91. The next instance selected is of some cross-examination of Dr Naylor, an experienced pathologist who performed the post-mortem examination of the infant's remains. His evidence included this:

    My opinion is that to remove [the reproductive organs] .... must have involved the purposeful use of a sharp instrument and probably also required some degree of anatomical knowledge.

  92. He added that practical experience in dissecting the structures would have been required. And later he explained his reasons for his opinion that the infant's life was viable at, and after birth, that the damage to the tearing of the umbilical cord would not have been fatal, and that the other injuries were the substantial cause of death.

  93. Two things may be said of this evidence. Given as it was by a highly experienced, disinterested expert, it was effectively beyond challenge. It was not evidence upon which any accused would wish a jury to dwell. All that could be done with it, and this would not have been without its risks, was to attempt to show that the dissection was not especially expertly performed, in order to found a later submission that the co-accused was capable by reason of her experience of doing it. This, it seems to us, was what trial counsel reasonably carefully tried to do.

  94. The appellant next referred to some further questioning of the police officer, Detective Hutchinson who interviewed the appellant and the co-accused. Trial counsel sought to make some capital out of something that the co-accused had told this witness. The trial judge intervened and counsel desisted. What happened in no way damaged the appellant and was of no significance.

  95. Dr Keeping was an experienced obstetrician and gynaecologist called by the respondent to prove that the umbilical cord would be difficult to remove by tearing alone, and that the loss of blood from even the complete removal of it, or tearing of it, would be unlikely to cause death. He also explained that it would be difficult for a person without experience in dissecting live creatures to do the dismemberment that was done here.

  96. Again, this was a witness to be handled with some care. Whilst it is true that trial counsel's questions did invite a repetition, by reference to this witness's evidence at the committal, of the prejudicial fact that the dissection was likely to have been done by a person of some practical knowledge and experience of anatomy, they also brought out that at an earlier time, the doctor had said that he had thought that a section of the uterus was an autopsy specimen, and accordingly, it might have been submitted, a result of something beyond the skill even of the appellant. Some benefit, arguably, it might be suggested, flowed from that questioning. In all of the circumstances of this long and difficult trial it is impossible to say that trial counsel incompetently chanced his arm with this witness, or failed to put something to him that he ought to have.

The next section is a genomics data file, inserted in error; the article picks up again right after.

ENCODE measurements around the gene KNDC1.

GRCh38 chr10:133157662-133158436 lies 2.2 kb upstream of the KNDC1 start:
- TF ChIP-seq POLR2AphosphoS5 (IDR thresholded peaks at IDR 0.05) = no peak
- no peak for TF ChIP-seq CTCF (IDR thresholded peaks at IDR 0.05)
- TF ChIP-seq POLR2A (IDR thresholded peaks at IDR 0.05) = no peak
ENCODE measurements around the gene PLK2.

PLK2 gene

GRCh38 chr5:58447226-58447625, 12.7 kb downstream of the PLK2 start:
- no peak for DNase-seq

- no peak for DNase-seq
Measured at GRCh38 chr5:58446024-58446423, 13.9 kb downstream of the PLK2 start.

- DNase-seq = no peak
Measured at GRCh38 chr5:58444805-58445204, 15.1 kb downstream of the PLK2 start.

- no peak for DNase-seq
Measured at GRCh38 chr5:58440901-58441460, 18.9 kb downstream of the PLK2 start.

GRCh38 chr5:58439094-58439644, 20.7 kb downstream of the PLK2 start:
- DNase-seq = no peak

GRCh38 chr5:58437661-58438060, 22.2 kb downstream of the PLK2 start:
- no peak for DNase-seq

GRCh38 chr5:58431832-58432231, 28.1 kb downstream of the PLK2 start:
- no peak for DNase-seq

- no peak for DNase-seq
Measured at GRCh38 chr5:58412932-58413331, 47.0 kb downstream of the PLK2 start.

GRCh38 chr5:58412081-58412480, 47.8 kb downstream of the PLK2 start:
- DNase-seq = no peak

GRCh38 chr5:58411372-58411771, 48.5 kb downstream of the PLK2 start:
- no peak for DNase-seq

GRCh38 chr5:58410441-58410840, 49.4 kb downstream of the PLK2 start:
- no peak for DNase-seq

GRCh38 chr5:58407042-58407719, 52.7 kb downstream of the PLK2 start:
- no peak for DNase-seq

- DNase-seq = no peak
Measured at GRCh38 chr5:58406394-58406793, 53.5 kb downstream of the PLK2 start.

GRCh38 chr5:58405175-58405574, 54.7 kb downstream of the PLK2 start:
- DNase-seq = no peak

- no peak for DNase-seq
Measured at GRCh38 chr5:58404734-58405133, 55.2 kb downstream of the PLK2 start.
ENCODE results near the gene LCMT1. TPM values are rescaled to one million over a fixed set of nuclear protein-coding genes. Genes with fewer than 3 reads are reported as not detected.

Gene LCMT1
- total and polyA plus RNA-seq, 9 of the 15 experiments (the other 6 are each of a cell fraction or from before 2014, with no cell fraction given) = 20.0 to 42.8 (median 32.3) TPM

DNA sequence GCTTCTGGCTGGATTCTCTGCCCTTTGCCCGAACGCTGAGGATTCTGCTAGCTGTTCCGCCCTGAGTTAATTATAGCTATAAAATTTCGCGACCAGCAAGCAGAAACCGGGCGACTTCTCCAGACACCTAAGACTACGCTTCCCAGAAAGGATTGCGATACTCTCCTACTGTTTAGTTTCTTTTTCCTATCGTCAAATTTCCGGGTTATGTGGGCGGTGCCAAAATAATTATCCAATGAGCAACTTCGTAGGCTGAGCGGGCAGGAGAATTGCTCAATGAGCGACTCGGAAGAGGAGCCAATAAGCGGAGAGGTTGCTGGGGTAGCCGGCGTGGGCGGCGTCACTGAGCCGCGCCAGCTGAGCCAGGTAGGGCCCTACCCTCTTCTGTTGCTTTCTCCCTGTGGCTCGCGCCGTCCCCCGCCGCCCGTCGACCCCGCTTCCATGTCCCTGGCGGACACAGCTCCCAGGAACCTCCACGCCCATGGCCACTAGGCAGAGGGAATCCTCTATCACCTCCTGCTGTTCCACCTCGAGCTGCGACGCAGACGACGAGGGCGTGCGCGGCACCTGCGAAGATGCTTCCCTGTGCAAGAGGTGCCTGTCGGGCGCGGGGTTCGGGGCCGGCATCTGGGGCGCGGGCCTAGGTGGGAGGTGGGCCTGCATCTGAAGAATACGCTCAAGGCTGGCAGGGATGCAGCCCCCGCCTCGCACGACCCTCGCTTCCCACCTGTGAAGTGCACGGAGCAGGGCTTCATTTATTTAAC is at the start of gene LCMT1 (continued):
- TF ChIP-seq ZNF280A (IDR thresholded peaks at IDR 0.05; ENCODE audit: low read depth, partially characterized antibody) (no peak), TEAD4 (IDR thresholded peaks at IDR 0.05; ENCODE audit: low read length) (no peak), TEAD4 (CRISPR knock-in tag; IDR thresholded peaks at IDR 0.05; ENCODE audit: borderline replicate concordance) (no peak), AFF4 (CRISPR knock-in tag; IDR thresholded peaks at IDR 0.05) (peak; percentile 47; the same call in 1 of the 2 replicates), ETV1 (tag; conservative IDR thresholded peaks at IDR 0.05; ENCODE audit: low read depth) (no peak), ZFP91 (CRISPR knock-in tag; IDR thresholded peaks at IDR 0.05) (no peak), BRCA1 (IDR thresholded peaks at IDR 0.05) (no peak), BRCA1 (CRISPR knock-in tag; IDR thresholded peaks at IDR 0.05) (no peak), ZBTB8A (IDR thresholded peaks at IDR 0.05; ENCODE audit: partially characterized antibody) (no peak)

97. Little can be more risky for a trial counsel than the cross-examination of a co-accused in a joint trial. In his submissions the appellant argued that trial counsel failed to put to the co-accused also, matters which "reflected the case theory." Trial counsel not surprisingly first took up with the co-accused the inconsistencies in her various accounts and her attempted explanations of her conduct. He then put to her that she had dismembered the body, and that she was well able to do this because of her experience in assisting the appellant when he butchered goats. He extracted an admission that the co-accused had observed and assisted in their slaughter and the removal of their organs. The appellant then brought out that the co-accused had done nothing in preparation for the rearing of an infant. He also established by his questions a possible motive for her to kill the baby, namely her hope and expectation of marrying Mobin Mukhtar Ali, a nephew of the appellant whom she had met in Fiji. Counsel then returned to some further inconsistencies in the co-accused's accounts of her involvement, and brought out that she had some knowledge of the anatomy of human beings. On one occasion the appellant put a matter, the different paternity of the child, that he should have, but had not put to the alleged father Mobeen Iftikar Ali who had earlier given evidence. On objection he withdrew the question. If the matter had been in any way critical he could have asked to be allowed to press it, and to seek the recall of the witness, if available, so that the matter could be asked of him. No doubt trial counsel was putting his instructions in relation to the paternity of the child, but in view of the DNA and other evidence, and of the long sexual relationship between the appellant and the co-accused, it would have been very difficult to put the matter with any conviction. To press the question may have been to emphasize to his disadvantage, the appellant's persistence in a falsehood.